Gifted With a Disorder


(Image created by Dani Donovan; Image via BBC)

Joshua King, Arts and Entertainment Editor

My siblings were born with ADD, which stands for attention deficit disorder, meaning they can’t pay attention as well as others. They got it from my mother, it’s minor in them and doesn’t affect their lives too heavily. I was born with an evolved form called ADHD, which stands for attention deficit hyperactivity disorder. Unlike my siblings and my mother, mine is severe, very severe. ADHD means that not only do I get distracted easily, but I have way too much energy and an impaired ability to control impulses. In layman’s terms, I can’t sit still and my mind is constantly racing.

When I say that my case is severe I mean that I take the maximum dosage allowed for the medicine that I take, and I am close to the most severe case that my doctor has ever seen. The symptoms of ADHD differ with whatever mind it is affecting, but it always includes impulses and attention loss. For me, it means that I never stop moving, even when I sleep I roll back and forth and in class, I’m constantly fidgeting around with something. It also means that I get fixed on some tiny thing and become totally oblivious to my surroundings. If a blade of grass is blowing in the wind, changing directions, I’ll lose all focus on anything happening at the time and focus completely on the grass. My mind is still working, thinking about things and planning, but all centered around that one blade of grass. My mind is always racing, I can’t stop moving, I lose all focus and the list goes on and on. Anyone in their right mind would label it as an unfortunate disorder that totally impedes someone’s life. I, however, am not in my right mind. Call me crazy, but I see it not as a curse but as a gift.

Why would I ever think that? Well, there are a few reasons. The speed at which my mind moves through different thoughts can be a bit distracting, but because it moves so fast, I’m never caught up on something for too long. I can have a thought and expand on it at blistering speeds because my mind refuses to stop moving. I analyze and notice small details quickly because small details interest my mind and mesmerize me, causing me to become fixed on them and shift my focus to the smallest possible details, like a blade of grass on the lawn or one facial expression that’s out of place in a set of a million people. My inability to focus on one thing for too long and my mind’s constant thinking and brainstorming allows me to analyze things quickly and adapt to my environment easily.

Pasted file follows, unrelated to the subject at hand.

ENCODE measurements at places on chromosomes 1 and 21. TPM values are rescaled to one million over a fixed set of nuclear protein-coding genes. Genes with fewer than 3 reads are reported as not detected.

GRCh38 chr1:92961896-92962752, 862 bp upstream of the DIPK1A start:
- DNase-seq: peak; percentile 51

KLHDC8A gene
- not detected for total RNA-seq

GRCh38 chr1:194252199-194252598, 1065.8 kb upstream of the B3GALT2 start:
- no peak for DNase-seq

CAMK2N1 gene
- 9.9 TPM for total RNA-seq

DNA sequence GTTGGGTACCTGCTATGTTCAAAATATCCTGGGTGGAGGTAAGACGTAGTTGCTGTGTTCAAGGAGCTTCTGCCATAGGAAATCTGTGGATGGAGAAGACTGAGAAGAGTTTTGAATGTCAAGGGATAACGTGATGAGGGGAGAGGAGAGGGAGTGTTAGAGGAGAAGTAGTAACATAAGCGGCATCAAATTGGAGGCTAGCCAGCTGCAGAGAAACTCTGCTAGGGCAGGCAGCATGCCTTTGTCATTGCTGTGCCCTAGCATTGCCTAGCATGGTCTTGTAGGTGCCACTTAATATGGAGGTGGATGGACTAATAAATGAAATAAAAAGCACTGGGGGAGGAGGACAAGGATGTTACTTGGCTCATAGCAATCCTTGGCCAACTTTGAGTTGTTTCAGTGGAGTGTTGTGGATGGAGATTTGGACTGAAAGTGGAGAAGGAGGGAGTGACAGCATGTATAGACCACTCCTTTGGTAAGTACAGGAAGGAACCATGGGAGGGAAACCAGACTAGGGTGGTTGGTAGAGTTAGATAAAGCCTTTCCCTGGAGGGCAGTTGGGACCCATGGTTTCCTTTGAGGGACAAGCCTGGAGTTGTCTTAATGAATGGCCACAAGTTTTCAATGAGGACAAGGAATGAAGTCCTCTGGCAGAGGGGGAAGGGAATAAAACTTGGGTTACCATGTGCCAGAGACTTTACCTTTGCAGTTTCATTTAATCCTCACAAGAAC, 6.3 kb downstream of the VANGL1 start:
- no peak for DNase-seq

Another reason for enjoying ADHD is the physical hyperactivity part. It’s not just my mind but also my body which is hyperactive. My body has too much energy and not enough to do with it, so I don’t tire out too quickly and I recover energy at astonishing speeds. I could sprint for 5 minutes, rest for 1, and be ready to sprint again like nothing ever happened. My body also releases my excess energy as heat, which has given me the occasional nickname of the “walking radiator” because I am very warm externally.

There is a cost to all of this obviously, I’m not superhuman, it is still a disorder. I forget things extremely easily and can only focus if there aren’t any distractions or if I use a lot of willpower, listening to music is one of the main ways that I do this. When I listen to music, it blocks out all of the sounds around me and dampens my grip on my surroundings, which causes me to enter a state where I can only focus on what’s right in front of me. However, the problem with this is that getting something done is very black and white, now or never. If I start something then I have to finish and if I don’t, then I’ll more than likely forget it exists and never finish it.

I am very different without my medicine. It allows me to have a better grasp on my mind and body, but not a perfect one. Pure ADHD, in my case, is quite insane. I can barely control myself, mentally, emotionally, or physically. I move in sporadic and sloppy ways, I’m too loud, I constantly feel this swell of emotion in my chest, it’s almost like I’m floating, and I am rarely able to drag myself to attention. If you spoke to me when I’m not on my meds, you might think I’m crazy or that I don’t care about you, because I’ll forget every word of what you say to me the moment that you stop talking, and then I’ll talk for an eternity or simply be completely confused. Music always works to calm me or let me focus, however, and a quiet environment also allows me to calm down and regain composure. I’ll laugh maniacally for way too long and I’ll have to physically stop everything and mentally reset completely to regain a grasp of my situation.

All in all, even with all of the negative effects of the disorder, I find ADHD to be more of a gift than it is a curse, and I am happy to have been able to share that with you and open your eyes to what living with the disorder is like. Even as I write this, I’m occasionally getting distracted by the feeling of the keyboard, and running my hands across it for longer than I’m proud of before snapping out of it. Before I lose focus again, I’ll say thank you for stopping by and reading this, it means more than you could ever know.